The second key characteristic to consider when deciding to use a hardcoated film for your application is chemical resistance. Many applications require a certain amount of chemical resistance based on what the film will be exposed to. Common base films like polyester and polycarbonate can discolor and even break down and fail when exposed to certain chemicals. Most of these chemicals we see in our daily lives as we use them to clean, we put them on our skin, and we even ingest them. If your application will see any exposure to the following chemical classifications you should highly consider using hardcoated film.
• Industrial Chemicals - Harsh chemicals and solvents such as MEK, Acetone, and Concentrated HCl can be found in industrial or medical settings. These chemicals can easily break down and destroy uncoated films. Applications in these environments universally use hardcoated films.
• Household Cleaners - Common window, kitchen, and bathroom cleaners can swell, haze, or breakdown uncoated films. If your application will come in contact with these types of cleaners, you should use a hardcoated film. An example of an application would be an appliance overlay.
• Detergents & Bleach - Foods and drinks such as mustard, ketchup, coffee, milk, and juices can stain or discolor the surface of an uncoated film. Any consumer appliance or electronics applications that could be exposed to food or drink should seriously consider a hardcoated film.
• Skin Care Products - Sunscreen, insect repellants with 25% Deet, and other skin care products that can transfer to the surface of a film by touch can stain, haze, or break down an uncoated film.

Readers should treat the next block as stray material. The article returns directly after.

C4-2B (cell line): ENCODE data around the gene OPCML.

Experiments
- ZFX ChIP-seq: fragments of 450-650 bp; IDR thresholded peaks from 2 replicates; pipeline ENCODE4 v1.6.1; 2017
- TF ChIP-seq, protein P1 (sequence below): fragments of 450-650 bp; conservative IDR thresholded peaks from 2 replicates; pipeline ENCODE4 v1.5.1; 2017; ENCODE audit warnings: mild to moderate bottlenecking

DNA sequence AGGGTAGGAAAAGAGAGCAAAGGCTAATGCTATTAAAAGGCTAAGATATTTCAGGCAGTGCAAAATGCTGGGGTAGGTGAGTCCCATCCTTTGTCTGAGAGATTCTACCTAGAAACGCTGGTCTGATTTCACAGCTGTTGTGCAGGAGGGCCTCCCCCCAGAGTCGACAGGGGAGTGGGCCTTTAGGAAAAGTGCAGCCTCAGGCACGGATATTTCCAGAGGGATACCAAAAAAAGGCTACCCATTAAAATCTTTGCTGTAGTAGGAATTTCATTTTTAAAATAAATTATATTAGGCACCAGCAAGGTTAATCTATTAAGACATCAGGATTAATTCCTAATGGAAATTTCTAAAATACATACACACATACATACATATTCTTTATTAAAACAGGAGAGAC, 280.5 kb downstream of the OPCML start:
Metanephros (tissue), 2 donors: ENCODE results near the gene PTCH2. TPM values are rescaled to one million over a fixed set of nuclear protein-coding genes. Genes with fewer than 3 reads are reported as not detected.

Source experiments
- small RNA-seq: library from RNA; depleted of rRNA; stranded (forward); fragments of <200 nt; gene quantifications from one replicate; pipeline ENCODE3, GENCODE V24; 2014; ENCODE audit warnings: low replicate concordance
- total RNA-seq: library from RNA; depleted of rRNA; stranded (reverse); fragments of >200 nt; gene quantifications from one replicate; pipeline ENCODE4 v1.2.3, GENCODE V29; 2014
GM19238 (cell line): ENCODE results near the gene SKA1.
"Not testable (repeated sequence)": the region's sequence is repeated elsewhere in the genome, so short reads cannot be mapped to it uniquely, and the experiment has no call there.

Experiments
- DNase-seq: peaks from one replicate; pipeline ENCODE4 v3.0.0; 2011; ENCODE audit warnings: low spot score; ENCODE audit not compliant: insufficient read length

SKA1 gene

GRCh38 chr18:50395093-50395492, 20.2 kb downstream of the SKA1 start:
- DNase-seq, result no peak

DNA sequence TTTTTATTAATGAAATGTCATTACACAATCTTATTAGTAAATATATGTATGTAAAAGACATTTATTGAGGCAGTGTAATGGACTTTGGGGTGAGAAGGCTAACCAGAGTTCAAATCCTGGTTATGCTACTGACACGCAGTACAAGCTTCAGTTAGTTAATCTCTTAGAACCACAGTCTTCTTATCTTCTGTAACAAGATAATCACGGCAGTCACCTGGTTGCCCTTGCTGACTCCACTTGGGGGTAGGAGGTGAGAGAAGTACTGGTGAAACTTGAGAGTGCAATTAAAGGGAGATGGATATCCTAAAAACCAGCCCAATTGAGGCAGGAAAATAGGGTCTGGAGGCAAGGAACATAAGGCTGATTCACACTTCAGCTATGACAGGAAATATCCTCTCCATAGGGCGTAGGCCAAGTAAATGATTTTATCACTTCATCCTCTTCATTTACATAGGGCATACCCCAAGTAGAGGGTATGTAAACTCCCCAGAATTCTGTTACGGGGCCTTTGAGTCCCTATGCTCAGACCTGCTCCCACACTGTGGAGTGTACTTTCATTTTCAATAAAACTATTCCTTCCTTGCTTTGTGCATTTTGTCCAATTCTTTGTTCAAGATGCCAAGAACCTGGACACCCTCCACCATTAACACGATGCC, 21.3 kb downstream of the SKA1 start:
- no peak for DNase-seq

Do remember that all hardcoats only protect the surface of the film. It does not protect the uncoated edges where chemicals can seep around and attack the base film. So, if you have an application with exposed edges, you want to use hardcoated films that use a base film that is more inherently chemical resistant in its raw form such as polyester over polycarbonate.
Evaluating the type of chemical exposure your finished application will be exposed to in the field is the second factor in helping determine if you should use a hardcoated film.
3. Embossing and/or Forming
The decision on what film to use for this third characteristic can be a complicated one. An uncoated film will elongate to a greater degree than a hardcoated film when embossing or forming. Hardcoated films will reach a point where it can start to micro-crack if pushed beyond its elongation point. However, many formed or embossed applications need the scratch and chemical resistance a hardcoate provides. So what do you do if the forming/embossing requirements dictate the use of an uncoated film, but the finished application needs the field benefits of a hardcoated film? It is best to look at these two processes separately.